A body frozen in time, playing chess or dribbling a basketball. How about riding an exercise bike? “Our Body: The Universe Within” uses cadavers to demonstrate human anatomy. The exhibit runs through Aug. 26 at Omaha’s Capitol District.
The 15 cadavers, each donated for the research, were preserved through a process known as “plastination,” which replaces a body’s water and fat with plastics. Once hardened, it creates a model that can last indefinitely. Each body has been positioned in a position that represents a body’s movement.
The models showcase examples of the human body’s internal systems, such as cardiovascular, respiratory, muscular, as well as digestive. Each main system is broken down into specific areas. Displays featuring skulls, lungs, hearts and brains provide examples of the organs in various stages of development and health.
I was intrigued by the exhibit featuring a body seated, anticipating his next move on a chess board. This exhibit highlighted the head and nervous systems, showcasing how the brain communicates to the rest of the body to maintain a seating position, moving an arm and hand to complete the chess move.
Da Vinci conducted human dissections
One body has been dissected into inch-thick pieces from head to toe to highlight its make-up. The exhibit noted that the artist Leonardo Da Vinci was allowed to conduct human dissections, even though the laws at that time required a physician to do it. He would use the results as inspiration for art pieces.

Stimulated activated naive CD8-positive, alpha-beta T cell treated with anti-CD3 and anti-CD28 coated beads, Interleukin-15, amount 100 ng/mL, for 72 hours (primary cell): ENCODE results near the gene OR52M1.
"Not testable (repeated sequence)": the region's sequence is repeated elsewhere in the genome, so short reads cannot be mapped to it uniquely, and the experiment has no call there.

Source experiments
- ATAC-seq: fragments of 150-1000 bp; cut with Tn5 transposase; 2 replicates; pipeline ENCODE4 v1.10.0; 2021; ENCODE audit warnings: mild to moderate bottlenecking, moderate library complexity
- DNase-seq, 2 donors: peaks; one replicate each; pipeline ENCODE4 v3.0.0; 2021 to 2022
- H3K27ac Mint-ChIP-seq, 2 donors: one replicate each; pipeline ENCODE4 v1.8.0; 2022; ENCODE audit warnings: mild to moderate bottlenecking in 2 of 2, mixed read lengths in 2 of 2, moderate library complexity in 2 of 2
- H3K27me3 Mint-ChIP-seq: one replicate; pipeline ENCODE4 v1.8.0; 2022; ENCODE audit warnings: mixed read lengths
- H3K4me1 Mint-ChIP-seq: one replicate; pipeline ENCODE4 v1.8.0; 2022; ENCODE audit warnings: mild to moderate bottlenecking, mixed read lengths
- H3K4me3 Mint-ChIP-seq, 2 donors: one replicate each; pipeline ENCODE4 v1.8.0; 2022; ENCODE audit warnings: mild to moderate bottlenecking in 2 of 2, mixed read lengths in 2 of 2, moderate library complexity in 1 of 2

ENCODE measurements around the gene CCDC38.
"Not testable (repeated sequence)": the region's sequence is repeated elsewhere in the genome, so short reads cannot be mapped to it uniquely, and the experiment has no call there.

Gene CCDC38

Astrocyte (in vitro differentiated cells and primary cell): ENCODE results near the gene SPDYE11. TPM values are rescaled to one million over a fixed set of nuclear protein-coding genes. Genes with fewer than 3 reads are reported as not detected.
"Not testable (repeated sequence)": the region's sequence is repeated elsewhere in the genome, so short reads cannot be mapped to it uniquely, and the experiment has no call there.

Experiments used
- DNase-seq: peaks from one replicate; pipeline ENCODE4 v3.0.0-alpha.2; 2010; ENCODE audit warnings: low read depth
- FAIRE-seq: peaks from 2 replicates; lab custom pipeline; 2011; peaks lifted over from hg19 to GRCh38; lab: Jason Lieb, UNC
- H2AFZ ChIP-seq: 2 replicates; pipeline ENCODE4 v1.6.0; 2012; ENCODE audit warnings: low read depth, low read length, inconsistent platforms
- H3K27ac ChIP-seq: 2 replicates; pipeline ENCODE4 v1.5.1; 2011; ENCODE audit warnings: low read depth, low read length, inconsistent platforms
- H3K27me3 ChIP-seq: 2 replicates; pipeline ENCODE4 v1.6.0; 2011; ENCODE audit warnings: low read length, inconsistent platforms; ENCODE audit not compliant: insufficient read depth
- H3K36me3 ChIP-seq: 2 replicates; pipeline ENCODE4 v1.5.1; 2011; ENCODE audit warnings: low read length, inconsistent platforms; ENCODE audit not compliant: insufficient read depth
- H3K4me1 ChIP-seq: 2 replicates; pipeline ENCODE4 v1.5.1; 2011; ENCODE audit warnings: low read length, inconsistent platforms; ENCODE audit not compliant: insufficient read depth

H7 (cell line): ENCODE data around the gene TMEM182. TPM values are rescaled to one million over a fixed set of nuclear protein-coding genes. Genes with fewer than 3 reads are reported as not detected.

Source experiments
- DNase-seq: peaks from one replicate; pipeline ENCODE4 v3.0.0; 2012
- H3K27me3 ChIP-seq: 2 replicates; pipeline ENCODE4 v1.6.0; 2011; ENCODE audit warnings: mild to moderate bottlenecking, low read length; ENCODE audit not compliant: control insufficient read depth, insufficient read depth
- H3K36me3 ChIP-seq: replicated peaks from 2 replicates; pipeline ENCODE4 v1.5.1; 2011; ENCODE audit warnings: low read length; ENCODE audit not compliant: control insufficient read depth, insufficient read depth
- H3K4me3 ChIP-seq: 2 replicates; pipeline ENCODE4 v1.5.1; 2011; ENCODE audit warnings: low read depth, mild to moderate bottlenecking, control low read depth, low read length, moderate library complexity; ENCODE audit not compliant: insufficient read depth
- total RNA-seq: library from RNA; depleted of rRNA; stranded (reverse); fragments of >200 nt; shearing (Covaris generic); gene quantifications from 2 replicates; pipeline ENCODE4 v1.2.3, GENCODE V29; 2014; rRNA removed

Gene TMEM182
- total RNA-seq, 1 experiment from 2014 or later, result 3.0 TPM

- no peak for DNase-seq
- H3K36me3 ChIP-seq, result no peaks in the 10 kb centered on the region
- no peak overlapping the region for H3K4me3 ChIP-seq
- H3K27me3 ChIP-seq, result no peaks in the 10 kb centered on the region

In addition to the bodies, exhibits featuring a variety of organs examined the appearance of them through various stages of life. Skulls show progression from childhood to adult. Lungs compare healthy ones to cancerous lungs.
While “Our Body” doesn’t have an age limit for visiting the exhibit, we recommend parents consider the maturity level of children. Some displays probably aren’t suited for some ages, as they include fetuses preserved in various stages of growth.
We found the exhibit enlightening and educational. We recommend visiting the exhibit, which is open 10 a.m. – 7 p.m. daily through July 31.
For further information and admission costs, please visit www.ourbodyomaha.com.